Usually the pain will clear up in a matter of weeks, but if it lasts beyond six weeks it is regarded as "chronic" and can be treated with a combination of painkillers, exercise classes, manual therapy and acupuncture.

Relaxation techniques can also be useful, because back pain can make us tense - which in turn can worsen the pain.

Preventing back pain
If your back pain has subsided then it can pay to take a few sensible measures to try to stop it returning.

How you stand, sit, lie down and lift things can all be contributing factors, so check out the NHS Choices website for some advice on the best way to do each of these.

Many back pain sufferers have realised that regular exercise can be an excellent way to keep it at bay, and activities such as yoga and Pilates can be particularly beneficial for strengthening back muscles and improving flexibility.

Being overweight can also be a factor in many incidents in back pain, so changing eating habits as well as increasing your exercise may be a good idea. Consult with a GP before you embark on any radical changes though.

If you have a history of putting your back out, it might be wise to avoid the sort of "twisting and extending at the same time" movements which can cause an episode, lift heavy loads with your knees bent and back straight and avoid overdoing it.

Wearing flat shoes with cushioned soles is advised, since heels have been linked to back pain in some instances.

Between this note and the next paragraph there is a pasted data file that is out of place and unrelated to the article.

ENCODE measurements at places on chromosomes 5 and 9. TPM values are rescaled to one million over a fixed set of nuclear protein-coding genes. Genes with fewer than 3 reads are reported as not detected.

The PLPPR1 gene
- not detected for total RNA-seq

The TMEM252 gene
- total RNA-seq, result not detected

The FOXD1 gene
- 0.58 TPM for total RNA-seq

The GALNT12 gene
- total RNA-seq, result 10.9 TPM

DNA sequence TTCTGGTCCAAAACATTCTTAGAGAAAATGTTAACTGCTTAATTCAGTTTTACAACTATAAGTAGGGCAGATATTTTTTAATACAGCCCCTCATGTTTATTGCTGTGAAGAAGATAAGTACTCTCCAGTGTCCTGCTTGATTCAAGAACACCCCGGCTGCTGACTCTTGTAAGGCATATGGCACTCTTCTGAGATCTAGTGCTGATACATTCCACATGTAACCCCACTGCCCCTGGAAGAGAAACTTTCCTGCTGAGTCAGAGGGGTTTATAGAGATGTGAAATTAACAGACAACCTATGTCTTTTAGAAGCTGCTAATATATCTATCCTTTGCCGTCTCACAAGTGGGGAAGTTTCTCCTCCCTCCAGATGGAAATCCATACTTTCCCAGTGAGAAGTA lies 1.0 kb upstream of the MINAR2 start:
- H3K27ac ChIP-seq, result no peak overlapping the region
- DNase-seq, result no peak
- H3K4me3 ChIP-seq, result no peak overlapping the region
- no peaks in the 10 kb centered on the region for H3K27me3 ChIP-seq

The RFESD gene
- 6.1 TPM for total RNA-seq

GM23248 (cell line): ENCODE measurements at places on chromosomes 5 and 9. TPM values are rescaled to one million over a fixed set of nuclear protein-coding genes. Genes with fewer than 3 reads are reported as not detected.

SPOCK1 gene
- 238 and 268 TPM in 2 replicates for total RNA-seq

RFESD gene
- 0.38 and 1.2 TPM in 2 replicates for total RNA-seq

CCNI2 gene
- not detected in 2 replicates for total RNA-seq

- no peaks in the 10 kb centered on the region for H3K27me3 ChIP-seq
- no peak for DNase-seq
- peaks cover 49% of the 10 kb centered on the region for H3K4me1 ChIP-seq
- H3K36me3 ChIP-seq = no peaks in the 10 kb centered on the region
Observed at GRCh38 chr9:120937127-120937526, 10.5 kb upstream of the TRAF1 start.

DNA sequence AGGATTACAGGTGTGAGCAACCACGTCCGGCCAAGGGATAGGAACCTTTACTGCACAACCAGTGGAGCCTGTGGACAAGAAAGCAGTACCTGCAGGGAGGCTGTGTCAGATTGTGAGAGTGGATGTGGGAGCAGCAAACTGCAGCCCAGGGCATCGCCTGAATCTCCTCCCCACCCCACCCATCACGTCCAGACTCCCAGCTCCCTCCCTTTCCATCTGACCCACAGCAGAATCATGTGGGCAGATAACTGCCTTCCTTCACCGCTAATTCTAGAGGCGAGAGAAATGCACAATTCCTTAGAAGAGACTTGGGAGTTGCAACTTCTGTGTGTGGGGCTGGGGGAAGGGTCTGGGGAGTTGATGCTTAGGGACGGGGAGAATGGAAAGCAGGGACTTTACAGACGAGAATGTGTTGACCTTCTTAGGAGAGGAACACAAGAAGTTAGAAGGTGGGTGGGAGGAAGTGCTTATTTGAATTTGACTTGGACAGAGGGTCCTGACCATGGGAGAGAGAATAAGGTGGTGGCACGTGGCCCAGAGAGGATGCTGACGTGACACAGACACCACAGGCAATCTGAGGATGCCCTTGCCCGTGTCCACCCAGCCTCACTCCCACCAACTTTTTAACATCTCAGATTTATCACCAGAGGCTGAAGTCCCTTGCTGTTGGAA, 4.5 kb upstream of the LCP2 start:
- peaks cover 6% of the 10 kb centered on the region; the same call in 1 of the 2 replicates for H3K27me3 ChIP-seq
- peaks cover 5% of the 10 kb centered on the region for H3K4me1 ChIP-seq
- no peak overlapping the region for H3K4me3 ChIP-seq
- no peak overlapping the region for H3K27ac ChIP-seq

If the pain is acute or reoccurring or you have a history of back issues, don't hesitate to see your GP.

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Thursday, 23 February 2012

Supermarket fuel price war: the catch

There has been a wave of optimism as Morrisons announced a new deal for motorists. If you spend £60 in store between February 23rd and March 4th, you get a voucher offering 15p off a litre of petrol or diesel at its petrol pumps between March 4th and 11th. The company says it's a better deal than any of its supermarket rivals - including Tesco which is offering 10p a litre off fuel when you spend £60 in store.

The press has been awash with talk of a price war. But the experts say it's not something we should be getting overly excited about.

The deal
The 'Fuel Britannia' deal will certainly be a boon for those who qualify. Given that diesel prices have hit a new average high and that oil prices are at their highest since June last year, there's a sense that we need all the help we can get. If you spend £50 filing up the tank, there's every chance you can save well over £5 at the pump with the voucher.

Richard Lancaster, Morrisons Marketing Director, said: "We know how tough it is for our customers. This deal will help them in these tough economic times. Nobody has ever knocked this much off a litre of fuel before. This will make a real difference for our customers."

The catch

However, a spokesman for the AA says this deal will only be applicable to particular customers. He highlighted that the most recent figures from the Office for National Statistics show that only one group of shoppers spends more than £60 a week on a combination of food and alcohol - and that's families with two adults in the household.

Retired couples spend around £56 a week and those with two adults and no children spend £54.30. Although these are 2010 figures and inflation has taken effect, he highlights that only around 80% of this spend is typically with the supermarkets, so those without children are unlikely to qualify.